DSA2012_InspiringEntreprenuersLogoEarlier in May, Ultimate Coach University joined the Direct Selling Association as a supplier.  It seemed like a natural fit. One of UCU’s majors is coaching direct sales.  We thought it was time to go to the direct selling companies and let them know about us.

This week, the Direct Selling Association had their annual meeting and Dana Phillips and I had the opportunity to attend.  Here are some of the things we learned about going to the marketplace.

1. Ask experienced people for advice.  At an early reception, I had the chance to ask several people, “what do you know now you wished you had known your first year?” Their advice was invaluable.

2. Know your value proposition. Everybody knows the difference between training and coaching, right? How about the difference between mentoring and coaching?  It only took about two conversations before my head was working fast and furious to make a clear, quick distinction.

3. Be brief.  UCU does a lot of things.  Most people don’t care about anything except the piece that fits them.  The longer it takes to find out their itch, the less likely you will be the one to scratch it.

4.  Drop names.  Normally this is not a behavior I engage in.  Here, however, I was advised (see #1 above) to mention names.  It’s a great way to help people understand what you do.  This was a big AHA moment for me.  It was like a shorthand for telling an anecdote or a story.

5. Carry business cards and find a reason to use them.  Dana did this much better than I.  She would ask, “Do you read blogs?” (Who is going to say no?) When they answered yes, she gave them her card, took theirs, and wrote on the back, “blog” as she was telling them she would subscribe them to ours.  The process was simple, painless, and a first step beyond a convention conversation.

6. Start conversations. It’s to your benefit to start conversations.  Nothing happens until there is talk.

7. Ask more questions more than you tell. Be curious (just like a coach) and ask powerful questions (just like a coach).

8. Listen like a coach.  The better you understand and engage in good listening behaviors (paraphrase, summarize, restate, etc.) then the better you will be at finding out their need.

9. Take notes.  You will talk to a lot of people in a short time.  Your short-term memory is a weak system for keeping information sorted and available.

10.  Follow-up, follow-up, follow-up. We create a spreadsheet with names, contact information, next steps, and desired outcome.  Something will happen every day until to create business.

What did I forget?  If you’ve had an opportunity to talk to people about your business, what do you do to make sales happen?

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What Coaches Earn

When potential students talk with us about coming to coach training, one common question that comes up is about coaching income.  Attempts to measure coaching income produce a wide range of answers. Most studies put the average rate as somewhere between $100 and $300 an hour. What I find fascinating are not the numbers but the story behind the numbers.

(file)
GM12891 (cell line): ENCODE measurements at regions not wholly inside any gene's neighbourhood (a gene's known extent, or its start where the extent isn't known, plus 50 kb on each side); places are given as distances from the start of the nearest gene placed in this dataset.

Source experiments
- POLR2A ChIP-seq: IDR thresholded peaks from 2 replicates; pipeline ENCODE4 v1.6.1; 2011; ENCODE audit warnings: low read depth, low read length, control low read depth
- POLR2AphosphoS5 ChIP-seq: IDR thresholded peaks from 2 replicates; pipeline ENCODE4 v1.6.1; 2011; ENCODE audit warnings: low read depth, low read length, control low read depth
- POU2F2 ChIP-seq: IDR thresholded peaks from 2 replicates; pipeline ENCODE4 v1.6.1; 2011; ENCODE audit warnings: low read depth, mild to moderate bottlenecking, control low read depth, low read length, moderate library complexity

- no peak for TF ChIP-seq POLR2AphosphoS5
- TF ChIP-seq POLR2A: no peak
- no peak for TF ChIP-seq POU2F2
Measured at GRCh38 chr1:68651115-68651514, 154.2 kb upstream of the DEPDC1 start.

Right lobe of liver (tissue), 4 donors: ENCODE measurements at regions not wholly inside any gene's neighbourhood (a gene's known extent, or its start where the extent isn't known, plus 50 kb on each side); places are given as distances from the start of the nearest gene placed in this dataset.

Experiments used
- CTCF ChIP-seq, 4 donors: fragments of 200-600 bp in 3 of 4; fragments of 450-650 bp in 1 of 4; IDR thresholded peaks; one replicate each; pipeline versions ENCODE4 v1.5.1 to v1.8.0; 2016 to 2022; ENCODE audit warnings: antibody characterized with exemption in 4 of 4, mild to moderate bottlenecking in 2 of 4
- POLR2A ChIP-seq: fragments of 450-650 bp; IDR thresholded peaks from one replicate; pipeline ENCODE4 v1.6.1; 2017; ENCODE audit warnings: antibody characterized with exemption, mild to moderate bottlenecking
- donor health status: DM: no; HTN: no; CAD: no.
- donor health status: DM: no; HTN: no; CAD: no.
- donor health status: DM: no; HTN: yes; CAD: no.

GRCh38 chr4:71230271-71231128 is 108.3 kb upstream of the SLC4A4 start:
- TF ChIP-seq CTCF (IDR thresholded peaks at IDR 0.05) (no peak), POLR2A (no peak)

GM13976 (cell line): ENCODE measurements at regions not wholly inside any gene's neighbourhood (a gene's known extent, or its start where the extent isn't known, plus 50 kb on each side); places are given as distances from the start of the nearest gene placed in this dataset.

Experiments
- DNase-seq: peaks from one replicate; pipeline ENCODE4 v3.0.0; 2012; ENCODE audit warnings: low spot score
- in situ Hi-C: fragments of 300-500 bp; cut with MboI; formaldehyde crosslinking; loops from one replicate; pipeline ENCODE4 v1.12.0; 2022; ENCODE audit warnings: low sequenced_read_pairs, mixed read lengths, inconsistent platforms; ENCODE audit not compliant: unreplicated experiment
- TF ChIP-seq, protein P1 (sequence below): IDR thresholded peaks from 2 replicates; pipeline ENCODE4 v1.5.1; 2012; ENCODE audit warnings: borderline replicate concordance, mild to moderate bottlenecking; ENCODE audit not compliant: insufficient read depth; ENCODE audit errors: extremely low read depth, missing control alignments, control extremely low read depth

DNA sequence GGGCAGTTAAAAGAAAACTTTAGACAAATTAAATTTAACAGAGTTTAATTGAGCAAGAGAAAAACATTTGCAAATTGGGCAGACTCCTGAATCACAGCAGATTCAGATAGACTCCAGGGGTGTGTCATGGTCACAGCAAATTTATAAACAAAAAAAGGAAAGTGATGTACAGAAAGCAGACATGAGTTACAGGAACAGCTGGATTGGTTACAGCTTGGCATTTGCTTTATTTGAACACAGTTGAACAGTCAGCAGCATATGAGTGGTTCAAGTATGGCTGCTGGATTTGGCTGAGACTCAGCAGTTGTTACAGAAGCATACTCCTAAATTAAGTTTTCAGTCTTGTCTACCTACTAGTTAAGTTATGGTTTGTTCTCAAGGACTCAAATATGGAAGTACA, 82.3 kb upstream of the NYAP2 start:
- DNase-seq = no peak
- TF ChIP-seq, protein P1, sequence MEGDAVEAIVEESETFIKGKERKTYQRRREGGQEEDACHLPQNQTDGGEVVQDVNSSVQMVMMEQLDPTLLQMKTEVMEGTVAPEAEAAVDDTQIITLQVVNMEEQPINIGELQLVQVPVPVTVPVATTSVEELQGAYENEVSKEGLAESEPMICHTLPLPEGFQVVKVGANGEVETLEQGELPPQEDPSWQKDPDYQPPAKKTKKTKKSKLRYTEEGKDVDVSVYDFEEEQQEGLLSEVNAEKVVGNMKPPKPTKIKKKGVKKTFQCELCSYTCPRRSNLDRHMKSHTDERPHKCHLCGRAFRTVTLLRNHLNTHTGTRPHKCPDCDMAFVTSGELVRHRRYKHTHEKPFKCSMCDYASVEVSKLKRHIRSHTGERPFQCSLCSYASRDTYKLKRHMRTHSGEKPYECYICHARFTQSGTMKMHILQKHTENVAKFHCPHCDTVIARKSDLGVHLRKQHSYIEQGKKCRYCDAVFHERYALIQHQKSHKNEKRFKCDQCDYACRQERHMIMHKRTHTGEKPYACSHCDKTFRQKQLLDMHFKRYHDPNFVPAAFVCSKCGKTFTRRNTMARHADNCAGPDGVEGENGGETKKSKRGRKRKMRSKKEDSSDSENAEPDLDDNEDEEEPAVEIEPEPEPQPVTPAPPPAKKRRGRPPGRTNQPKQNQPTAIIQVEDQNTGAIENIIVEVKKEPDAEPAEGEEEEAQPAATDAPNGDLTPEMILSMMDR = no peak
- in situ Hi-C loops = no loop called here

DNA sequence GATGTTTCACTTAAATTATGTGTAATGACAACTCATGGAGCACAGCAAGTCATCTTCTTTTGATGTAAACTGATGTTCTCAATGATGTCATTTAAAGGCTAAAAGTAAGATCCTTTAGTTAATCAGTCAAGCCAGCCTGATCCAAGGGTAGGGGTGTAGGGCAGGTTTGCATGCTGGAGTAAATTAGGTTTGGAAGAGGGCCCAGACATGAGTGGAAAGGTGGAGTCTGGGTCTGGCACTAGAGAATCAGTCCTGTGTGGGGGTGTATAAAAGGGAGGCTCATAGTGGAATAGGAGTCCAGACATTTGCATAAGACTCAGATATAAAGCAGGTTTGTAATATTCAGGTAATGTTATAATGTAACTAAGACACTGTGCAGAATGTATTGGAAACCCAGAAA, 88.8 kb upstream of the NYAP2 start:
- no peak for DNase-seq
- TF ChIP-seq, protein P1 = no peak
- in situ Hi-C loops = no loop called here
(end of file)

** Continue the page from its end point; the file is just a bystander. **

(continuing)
Fulltime Coaches Earn More Per Hour

The ICF Global study conducted a few years ago found that full time coaches earn $82,671 per year while part time coaches earn a little over $26,000 a year.  The majority of coaches earn a part time income from coaching (meaning they are part time coaches and earn other income from training, consulting, etc.)

The 2012 ICF Global study found a similar picture. The median income (half of the coaches are above this number and half are below) was $25,000. However, the average annual revenue is $47,00 per coach (total revenue divided by number of coaches). What this means is that the high end coaches earn a significantly higher hourly rate than lower paid coaches.

Coaching Specialization Greatly Affects Income

Some of the earnings results from the Sherpa Coaching Survey provide a clear picture.  According to their 2012 survey:

  • Executive Coaches:  $325   (defined as coaches who work on behavioral issues)
  • Business Coaches:  $235   (commonly called consultants, help clients develop knowledge and skills)
  • Life Coaches:  $160   (advisors on personal, wellness and life issues)

The annual earnings also highlight the differences:

  • Executive Coaches: $106,000
  • Business Coaches:  $71,000
  • Life Coaches:  $55,450

Coaching is a Growing Business

According to the ICF Survey, over half of the coaches expect their income to grow.  Additionally:

  • The number of coaching clients is growing
  • The number of Coaches is growing
  • The number of sessions is growing

I think these trends indicate a healthy future for coaches and their earning potential.  However, future coaches can’t just blindly enter the profession and expect to earn a sizable income.  What do you think?